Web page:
Repo Man
R1 - America - Universal Pictures
Review written by and copyright: Noor Razzak (21st February 2006).
The Film

Harry Dean Stanton strikes me as a very bizarre individual (even before I viewed the interview on this DVD, see below), he seems like the quiet type that is reclusive and occasionally comes out to make a movie every now and then. Kind of like Marlon Brando only not fat, not insanely crazy and eccentric and certainly not dead. So reading the synopsis of Repo Man I wasnít really surprised to see Stanton was in it. It sounds like something right up his alley. Widely considered as one of Americaís finest acting talents Stanton has spent the last 30 year proving himself yet it seems like not many people have listened, relegated to bit parts now, in the early 70ís and 80ís this guy was in one acclaimed picture after another ("Kelly's Heroes" (1970), "Alien" (1979), "Escape from New York" (1981), "Paris, Texas" (1984) and "Pretty in Pink" (1986) just to name a few). So why donít many people in the mainstream know who this guy is? I guess maybe he had a really s**t publicists, that or he never cared for fame just making a good flick. Pair him with Britainís punk director Alex Cox and the then rising star Emilio Estevez (I never thought Iíd write a sentence like that before) in a film about repo men and alien devices in the trunk of a car and youíve got one very different, weird and confusing film. Yet itís also ultimately entertaining, even though a lot of the 80ís references and statements are lost on me (a lot, but not all), well can you blame me? I don't really remember the 80's since I was a child, I did most of my growing up in the 90ís.
Repo Man tells the story of Otto (Emilio Estevez) a street punk whoís recently lost his job as a stock boy at the supermarket, when one day he is recruited to help steal a car for a repo man, Bud (Harry Dean Stanton) although at first he doesnít really know heís helping out a repo man. Turns out heís pretty good at it and soon enough heís got a new job repossessing vehicles for the company that Bud works for. He eventually gets thrown in head-fist into the cutthroat world of repo men. Meanwhile someone has (I assume) stolen a car, its contents include some kind of alien death device in the trunk that basically disintegrates anyone that looks at it. In an attempt to find this vehicle the government issues a reward to all the repo men in the area of $20,000 for anyone that finds and repossess the car. This of course sparks a rivalry between all the repo men to find this mystery vehicle.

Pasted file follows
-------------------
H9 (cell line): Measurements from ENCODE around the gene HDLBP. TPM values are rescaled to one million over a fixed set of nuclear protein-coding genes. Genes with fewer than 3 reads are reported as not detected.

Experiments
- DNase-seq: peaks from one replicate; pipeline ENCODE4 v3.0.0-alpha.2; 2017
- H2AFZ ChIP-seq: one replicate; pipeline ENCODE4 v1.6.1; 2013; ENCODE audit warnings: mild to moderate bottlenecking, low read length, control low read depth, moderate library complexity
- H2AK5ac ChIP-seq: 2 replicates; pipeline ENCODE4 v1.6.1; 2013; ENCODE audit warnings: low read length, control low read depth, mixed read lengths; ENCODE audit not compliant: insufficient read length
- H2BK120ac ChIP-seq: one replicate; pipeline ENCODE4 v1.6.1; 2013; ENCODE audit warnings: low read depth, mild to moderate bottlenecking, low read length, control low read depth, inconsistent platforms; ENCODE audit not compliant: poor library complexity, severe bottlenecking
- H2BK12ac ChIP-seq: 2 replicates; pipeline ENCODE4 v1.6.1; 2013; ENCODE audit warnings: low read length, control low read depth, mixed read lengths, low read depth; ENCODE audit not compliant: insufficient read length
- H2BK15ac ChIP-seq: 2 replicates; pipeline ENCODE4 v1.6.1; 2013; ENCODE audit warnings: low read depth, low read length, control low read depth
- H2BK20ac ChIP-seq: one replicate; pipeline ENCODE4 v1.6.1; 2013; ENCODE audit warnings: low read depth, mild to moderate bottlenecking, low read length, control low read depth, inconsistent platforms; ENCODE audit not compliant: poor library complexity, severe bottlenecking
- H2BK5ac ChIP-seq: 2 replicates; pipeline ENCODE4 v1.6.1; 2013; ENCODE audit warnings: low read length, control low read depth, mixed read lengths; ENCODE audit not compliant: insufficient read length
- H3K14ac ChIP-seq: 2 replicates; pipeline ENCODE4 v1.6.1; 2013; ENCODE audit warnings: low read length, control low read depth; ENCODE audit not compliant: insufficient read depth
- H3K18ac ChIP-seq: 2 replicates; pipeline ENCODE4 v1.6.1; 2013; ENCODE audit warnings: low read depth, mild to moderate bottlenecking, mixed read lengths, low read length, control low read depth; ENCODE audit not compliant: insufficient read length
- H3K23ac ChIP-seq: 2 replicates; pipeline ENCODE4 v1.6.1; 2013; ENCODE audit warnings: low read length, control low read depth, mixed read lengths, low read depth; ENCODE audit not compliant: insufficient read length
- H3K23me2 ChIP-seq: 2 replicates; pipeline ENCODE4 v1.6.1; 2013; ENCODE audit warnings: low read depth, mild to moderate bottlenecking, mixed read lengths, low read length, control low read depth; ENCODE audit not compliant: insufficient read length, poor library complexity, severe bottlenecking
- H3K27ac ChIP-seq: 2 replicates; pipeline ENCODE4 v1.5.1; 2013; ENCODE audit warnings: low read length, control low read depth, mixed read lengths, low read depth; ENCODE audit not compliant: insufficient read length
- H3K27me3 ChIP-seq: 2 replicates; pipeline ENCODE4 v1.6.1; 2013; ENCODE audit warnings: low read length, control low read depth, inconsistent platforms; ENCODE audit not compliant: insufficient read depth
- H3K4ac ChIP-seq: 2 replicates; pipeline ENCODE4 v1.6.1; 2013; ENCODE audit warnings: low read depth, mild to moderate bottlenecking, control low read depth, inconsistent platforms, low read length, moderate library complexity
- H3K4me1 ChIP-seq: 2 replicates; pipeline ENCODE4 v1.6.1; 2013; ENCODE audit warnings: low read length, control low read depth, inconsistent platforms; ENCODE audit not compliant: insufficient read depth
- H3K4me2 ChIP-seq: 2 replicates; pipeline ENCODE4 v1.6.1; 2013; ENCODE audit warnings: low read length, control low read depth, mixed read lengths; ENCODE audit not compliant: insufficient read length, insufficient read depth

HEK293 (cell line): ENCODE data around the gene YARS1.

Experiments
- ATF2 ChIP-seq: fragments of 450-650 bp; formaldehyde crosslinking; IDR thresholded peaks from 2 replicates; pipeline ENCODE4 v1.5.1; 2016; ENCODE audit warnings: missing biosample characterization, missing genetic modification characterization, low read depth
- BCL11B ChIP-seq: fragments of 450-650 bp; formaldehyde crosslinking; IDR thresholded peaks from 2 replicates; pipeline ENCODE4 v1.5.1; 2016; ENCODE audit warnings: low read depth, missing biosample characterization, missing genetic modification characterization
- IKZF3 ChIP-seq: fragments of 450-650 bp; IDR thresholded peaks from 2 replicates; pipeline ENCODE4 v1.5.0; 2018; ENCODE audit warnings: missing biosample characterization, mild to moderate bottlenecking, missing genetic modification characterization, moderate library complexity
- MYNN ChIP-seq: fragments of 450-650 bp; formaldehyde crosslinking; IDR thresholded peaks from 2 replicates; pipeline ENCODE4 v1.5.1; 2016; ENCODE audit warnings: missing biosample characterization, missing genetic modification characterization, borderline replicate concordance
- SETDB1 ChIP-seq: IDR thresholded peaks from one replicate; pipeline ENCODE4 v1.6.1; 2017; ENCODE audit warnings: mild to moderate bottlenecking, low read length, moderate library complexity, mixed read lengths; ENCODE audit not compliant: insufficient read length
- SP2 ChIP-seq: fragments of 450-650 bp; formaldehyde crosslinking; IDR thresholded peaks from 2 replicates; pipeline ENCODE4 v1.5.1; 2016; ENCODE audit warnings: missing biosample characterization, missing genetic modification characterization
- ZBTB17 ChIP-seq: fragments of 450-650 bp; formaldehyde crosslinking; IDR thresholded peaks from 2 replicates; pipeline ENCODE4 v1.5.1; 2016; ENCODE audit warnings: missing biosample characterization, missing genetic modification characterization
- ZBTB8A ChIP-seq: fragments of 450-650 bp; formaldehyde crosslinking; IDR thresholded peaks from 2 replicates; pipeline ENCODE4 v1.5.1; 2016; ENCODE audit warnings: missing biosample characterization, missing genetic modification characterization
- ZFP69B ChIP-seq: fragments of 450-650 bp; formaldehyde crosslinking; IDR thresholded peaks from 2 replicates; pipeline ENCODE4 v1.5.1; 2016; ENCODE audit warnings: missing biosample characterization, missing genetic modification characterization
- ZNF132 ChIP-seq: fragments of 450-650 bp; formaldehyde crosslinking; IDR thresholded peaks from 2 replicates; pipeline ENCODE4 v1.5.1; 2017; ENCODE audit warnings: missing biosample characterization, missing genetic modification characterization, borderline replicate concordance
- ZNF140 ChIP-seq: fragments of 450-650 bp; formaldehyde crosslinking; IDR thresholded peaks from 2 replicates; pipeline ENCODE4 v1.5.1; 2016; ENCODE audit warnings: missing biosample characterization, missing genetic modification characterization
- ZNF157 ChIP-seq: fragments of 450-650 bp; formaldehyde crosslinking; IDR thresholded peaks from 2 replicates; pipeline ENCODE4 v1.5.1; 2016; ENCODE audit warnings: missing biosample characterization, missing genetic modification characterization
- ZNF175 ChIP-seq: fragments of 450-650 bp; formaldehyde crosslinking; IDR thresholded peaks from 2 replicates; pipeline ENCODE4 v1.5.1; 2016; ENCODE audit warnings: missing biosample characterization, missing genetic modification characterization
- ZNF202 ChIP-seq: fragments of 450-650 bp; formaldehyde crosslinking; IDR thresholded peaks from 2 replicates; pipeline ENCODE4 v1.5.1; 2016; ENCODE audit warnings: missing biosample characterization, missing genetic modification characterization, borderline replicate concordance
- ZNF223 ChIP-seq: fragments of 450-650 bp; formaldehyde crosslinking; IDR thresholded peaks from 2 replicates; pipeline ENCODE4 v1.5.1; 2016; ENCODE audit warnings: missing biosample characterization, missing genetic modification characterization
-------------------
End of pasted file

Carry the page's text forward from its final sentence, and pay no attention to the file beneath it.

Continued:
Repo Men is not a particularly great film; its original release was mostly ignored yet over the years it has gained an audience on Video, Laserdisc and now on DVD. It has been discovered by many people and means something different to the many fans of this film. Knowing very little I was wasnít expecting much and thatís what I got, I was also confused at the filmís end. I think trying to explain this film is a futile effort; it would be similar in asking someone to describe a David Lynch film. But while Lynch can be overly confusing to the point of frustration, Repo Man is confusing but very entertaining and nowhere near frustrating. I enjoyed the silly characters, especially Bud, who else but Stanton could play a guy who you felt like is hiding many secrets but seems like someone youíve know for years? This is basically His film, Estevez fills in now and then but Stanton takes over the show. This film also feels like a portal into another time that seems very alien to me, the 1980ís, a time of bad hair, bad clothes and the emergence of synth-pop and also the peak of crude punk music. There are many touches in the film that takes us back to this time that many would wish to forget. I was also intrigued at the many statements this film was trying to make about were we as people and consumers are headed (especially with the generic brand products).
Iím still not quite sure what to make of this film, but I was entertained and this disc will sit proudly on my shelf.